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By TKay Nthebe
Insurance law and principles such as ‘Insurable interest’ can be complicated and difficult to understand. It is important, however, that Basotho educate themselves about insurance principles because risk management forms an important part of the financial plan. As discussed in last week’s article, for an insurance contract to exist, there must be an insurable interest.
What is insurable interest?
Insurable interest is an important principle in insurance law, which states that the insured must suffer a financial loss should the event insured against happen. Take Thabiso (the insured) who buys a brand-new Toyota Starlet for LSL280 000 for example. Thabiso will have an insurable interest because he would suffer a financial loss should the car be stolen or damaged. Insurable interest also refers to where an object like a house burns down or valuables are stolen or damaged.
In the case of long-term insurance, insurable interest is present in three scenarios only: That is through blood relations, marital relations, and Employer employee relations. In the absence of these, there is no insurable interest that can legally allow one person to pay for another through taking out a policy.
Nthabiseng’s children have an insurable interest in the life of their mother, the breadwinner as her death would leave her children financially vulnerable or suffer a financial loss. If Nthabiseng decides to cover her life by taking out a life cover policy (life assurance) to mitigate this risk, she (and her children) has an insurable interest.
In the same manner, employer A has insurable interest to the employees that he/she has. If such an employee leaves service of passes away, then the employer has legal obligation to pay out a certain amount in compensation.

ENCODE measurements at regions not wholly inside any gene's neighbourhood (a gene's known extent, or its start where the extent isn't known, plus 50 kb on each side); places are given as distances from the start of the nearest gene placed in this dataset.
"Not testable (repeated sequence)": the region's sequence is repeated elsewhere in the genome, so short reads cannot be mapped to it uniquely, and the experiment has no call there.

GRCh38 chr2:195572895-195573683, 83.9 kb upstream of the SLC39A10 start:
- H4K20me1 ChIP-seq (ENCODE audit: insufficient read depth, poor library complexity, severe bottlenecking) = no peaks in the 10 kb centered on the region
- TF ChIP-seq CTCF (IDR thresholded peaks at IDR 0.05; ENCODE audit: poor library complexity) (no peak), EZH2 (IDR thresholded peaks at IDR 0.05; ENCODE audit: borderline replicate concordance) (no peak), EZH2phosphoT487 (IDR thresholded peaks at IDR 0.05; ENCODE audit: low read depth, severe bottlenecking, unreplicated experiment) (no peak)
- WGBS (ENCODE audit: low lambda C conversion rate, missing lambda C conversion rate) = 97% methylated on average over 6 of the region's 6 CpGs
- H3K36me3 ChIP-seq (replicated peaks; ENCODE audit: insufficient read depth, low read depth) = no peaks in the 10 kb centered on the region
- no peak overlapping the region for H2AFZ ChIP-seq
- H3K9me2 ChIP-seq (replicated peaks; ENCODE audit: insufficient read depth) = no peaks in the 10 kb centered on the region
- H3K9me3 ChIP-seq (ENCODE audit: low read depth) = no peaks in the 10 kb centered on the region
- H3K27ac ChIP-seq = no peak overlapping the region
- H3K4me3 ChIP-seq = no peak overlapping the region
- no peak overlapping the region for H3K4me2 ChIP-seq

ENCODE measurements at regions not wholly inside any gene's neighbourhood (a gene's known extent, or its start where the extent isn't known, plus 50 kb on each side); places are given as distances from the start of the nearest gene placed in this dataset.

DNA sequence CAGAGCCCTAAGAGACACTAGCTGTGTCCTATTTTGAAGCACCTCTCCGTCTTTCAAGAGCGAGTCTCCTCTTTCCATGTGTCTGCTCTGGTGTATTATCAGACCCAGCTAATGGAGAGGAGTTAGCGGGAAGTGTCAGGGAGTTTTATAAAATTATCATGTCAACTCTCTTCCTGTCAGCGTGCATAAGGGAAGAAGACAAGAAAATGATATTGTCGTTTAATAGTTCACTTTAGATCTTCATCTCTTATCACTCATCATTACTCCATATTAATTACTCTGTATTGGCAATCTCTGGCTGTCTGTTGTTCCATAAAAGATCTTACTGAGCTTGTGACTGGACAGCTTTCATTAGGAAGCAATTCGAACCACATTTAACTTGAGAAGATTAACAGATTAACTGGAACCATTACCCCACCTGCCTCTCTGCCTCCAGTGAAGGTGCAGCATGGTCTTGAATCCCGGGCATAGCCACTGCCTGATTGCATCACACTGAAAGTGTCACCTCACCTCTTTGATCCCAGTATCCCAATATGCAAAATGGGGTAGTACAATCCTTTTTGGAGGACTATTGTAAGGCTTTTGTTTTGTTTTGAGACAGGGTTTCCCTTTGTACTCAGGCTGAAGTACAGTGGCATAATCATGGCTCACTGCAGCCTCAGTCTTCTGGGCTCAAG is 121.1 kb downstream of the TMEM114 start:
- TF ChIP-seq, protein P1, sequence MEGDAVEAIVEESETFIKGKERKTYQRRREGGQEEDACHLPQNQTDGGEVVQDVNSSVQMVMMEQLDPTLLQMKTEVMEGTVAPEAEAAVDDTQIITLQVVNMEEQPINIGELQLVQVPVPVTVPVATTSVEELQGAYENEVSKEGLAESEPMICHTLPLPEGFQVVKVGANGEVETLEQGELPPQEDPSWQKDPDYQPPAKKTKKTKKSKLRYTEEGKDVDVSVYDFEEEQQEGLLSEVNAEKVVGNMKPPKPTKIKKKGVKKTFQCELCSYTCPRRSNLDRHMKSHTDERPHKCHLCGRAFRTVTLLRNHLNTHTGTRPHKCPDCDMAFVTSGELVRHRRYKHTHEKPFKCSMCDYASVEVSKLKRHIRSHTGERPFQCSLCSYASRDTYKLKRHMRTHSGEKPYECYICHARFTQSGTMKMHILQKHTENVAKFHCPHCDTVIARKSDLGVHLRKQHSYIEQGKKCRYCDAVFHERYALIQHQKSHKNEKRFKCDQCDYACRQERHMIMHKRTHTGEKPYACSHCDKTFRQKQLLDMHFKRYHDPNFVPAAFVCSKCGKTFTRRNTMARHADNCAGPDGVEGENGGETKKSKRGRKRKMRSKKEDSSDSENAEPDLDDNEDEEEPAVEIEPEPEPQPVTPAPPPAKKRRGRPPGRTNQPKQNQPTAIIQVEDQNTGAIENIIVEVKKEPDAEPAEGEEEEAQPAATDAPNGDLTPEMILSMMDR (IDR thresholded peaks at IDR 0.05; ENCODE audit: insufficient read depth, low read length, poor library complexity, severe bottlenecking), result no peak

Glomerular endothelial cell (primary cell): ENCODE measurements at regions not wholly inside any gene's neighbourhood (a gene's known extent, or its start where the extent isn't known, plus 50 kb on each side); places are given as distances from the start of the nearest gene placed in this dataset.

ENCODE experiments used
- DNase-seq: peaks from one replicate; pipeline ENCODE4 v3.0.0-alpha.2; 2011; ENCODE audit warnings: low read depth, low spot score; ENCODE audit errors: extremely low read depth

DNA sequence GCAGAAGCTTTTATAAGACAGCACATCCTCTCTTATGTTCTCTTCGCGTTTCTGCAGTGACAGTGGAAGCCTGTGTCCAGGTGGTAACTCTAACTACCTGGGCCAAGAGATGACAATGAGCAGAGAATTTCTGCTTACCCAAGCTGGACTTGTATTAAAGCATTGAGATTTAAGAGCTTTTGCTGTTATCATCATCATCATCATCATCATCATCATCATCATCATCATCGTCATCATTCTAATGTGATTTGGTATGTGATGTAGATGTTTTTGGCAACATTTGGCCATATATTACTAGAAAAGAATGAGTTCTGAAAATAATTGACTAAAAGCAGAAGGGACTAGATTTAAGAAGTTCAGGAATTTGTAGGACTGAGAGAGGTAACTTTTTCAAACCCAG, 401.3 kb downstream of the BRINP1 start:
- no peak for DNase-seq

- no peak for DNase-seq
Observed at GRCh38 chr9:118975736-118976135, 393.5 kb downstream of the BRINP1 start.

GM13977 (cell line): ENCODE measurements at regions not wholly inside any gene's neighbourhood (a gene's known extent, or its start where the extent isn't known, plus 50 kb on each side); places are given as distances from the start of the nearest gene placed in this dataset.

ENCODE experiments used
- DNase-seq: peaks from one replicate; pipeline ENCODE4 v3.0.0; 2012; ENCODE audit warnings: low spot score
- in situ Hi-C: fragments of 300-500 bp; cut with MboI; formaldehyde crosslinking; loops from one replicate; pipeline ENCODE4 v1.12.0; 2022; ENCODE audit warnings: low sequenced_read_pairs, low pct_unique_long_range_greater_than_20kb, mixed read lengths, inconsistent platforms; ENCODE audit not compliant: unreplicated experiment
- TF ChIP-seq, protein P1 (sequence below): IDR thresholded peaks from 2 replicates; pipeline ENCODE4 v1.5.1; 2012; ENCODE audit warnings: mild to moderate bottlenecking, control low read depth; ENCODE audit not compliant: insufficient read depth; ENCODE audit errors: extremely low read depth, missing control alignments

How is insurable interest applied?
According to the Ombudsman for Long-term insurance (2006), there is a difference as far as insurable interest is concerned between short and long-term insurance. Using Thabiso as an example, at the time he takes out a car insurance policy and it is being issued, Thabiso must have the Toyota Starlet. Should he suffer a financial loss because his car is damaged or stolen, at the time of claiming, Thabiso must still have insurable interest over the car i.e., the car must still be Thabiso’s. Had Thabiso sold the car, he cannot claim it because there is no longer an insurable interest.
With long-term insurance, at the time the life cover policy is taken out, Nthabiseng must be alive for the insurance contract to exist. Should Nthabiseng die, her dependents will be able to claim from the life cover policy. The Ombudsman for Long-term insurance (2006) also provides other examples of insurable interest such as a person has an interest in the life of his/her spouse, a parent has an interest in the life of his/her child (whether legitimate or not) or child has an interest in the life of his/her parents. This list is however not exhaustive, and terms and conditions apply.
It is important to understand and grasp the principle of ‘insurable interest’ such that you make informed financial decisions. Next week’s article will discuss another important insurance principle – indemnity insurance and non-indemnity insurance. Should you need more information regarding insurable interest, speak to your insurance broker or visit www.alliance.co.ls